Why am I so excited? Because these beautiful flowering herbs and plants provide nectar and pollen for pollinators, as well as cut flowers (mostly edible) and attract many beneficial insects to my garden. I can see the garden is abuzz with all kinds of insects – bees, hoverflies, ladybirds, Inchneumon wasps and a whole lot more.
This strategy is important because at the start of Spring, overwintering pest insects are ‘born’ and hatch out in huge numbers. Why do you think nature chooses this time for baby birds to be born? All those insects are a wonderful food source ready for hungry mouths!
There’s plenty of nest building in my garden as well. I know, because not only do I see busy birds heading back to their nest from the tree ‘hardware stores’ with twigs, leaves, fur and all manner of interesting building materials, but they steal coir from my hanging baskets too. Anyway, back to the flowers.
Flowers reap rich rewards
Flowers are vital for lots of reasons including to:
- Provide a food source for pollinators like bees, wasps and butterflies.
- Encourage beneficial predator insects to the garden in great numbers – ready to take care of the new season arrival of aphids, caterpillars, scale etc.
- Improve pollination and harvests.
- Keep the soil covered and encourage soil life.
In fact, I can think of at least 13 powerful reasons to grow flowers in YOUR garden! Check this article out as I drill down into how to use beautiful blooms for your benefit in lots of interesting ways.
These are some more articles to get you started with:
Allow your herbs to flower too. Coriander, rocket, dill, parsley, chia, chives, spring onions, mint, mustard, rosemary, thyme and these will bring you bees and beneficial pest and disease-managing insects too.
Feeding Hungry Crops
The garlic is growing well and I’m expecting a nice harvest late August. However it’s also a heavy feeder. I mean really greedy! To maintain strong leaf and root growth (and bulb development), garlic enjoys regular liquid feeds. See my article on 5 Step Guide to Growing Gorgeous Garlic for tips to get the most from your crop and how to maintain it.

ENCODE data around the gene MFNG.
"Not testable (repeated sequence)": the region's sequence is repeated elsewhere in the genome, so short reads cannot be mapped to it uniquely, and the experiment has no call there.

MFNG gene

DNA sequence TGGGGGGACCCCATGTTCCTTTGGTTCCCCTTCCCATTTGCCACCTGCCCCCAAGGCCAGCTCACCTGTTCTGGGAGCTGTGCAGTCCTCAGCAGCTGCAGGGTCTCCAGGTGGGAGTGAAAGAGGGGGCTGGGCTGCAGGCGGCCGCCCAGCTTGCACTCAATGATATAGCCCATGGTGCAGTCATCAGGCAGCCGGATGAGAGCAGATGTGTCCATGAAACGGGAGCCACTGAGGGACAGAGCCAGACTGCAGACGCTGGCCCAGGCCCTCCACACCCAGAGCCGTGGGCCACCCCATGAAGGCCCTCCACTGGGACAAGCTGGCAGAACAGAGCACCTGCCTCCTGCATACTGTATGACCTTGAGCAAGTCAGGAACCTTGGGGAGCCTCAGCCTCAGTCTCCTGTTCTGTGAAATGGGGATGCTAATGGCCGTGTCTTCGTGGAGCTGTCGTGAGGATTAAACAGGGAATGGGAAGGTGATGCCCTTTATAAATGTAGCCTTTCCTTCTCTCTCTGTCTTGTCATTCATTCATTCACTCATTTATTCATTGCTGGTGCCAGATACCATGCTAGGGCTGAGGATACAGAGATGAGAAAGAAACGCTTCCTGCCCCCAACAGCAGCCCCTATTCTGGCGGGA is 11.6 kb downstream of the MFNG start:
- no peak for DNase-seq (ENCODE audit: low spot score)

One of my favourite cool season crops to grow is broccoli. Primarily for its many health-building properties, especially the anti-inflammatory benefits of its sulfur compounds. Broccoli is a staple ingredient in my kitchen – either as full heads, side shoots or as microgreens.
I have harvested the main broccoli heads now, but by continually keeping moisture and compost up, side shoots will continue for months. They are more like broccolini and steamed for 3-4 minutes, retain most of their nutrients.
The last of my passionfruit are hanging in there on the vines and I’ve had a bumper harvest over winter. They’ll be ready to cut back for new growth as soon as they’re all finished.
HARVESTING TIP: Passionfruit fall off when they are fully ripe, so look on the ground first! Or you can give a gentle tug and if the fruit comes off in your hand, it’s ready for eating.
Fruiting Crops – Zucchini and Solanaceae family
I’ve had kilos of Lebanese eggplants and zucchinis and they’re still producing. If you grow these vegetables or fruiting crops of any kind, treat them like ‘hungry teenagers standing at the pantry’ always wanting more food! They have a high need for nutrients before, and at flowering time, and during fruit development.
FEEDING TIP: Keep up the compost and liquid feeds for a good harvest.
Cherry tomatoes and banana capsicums have been producing well. I’ve harvested the last of my chillis and cut the shrubs back hard to about a third for a neat shape. This will encourage new growth in the next new moon cycle.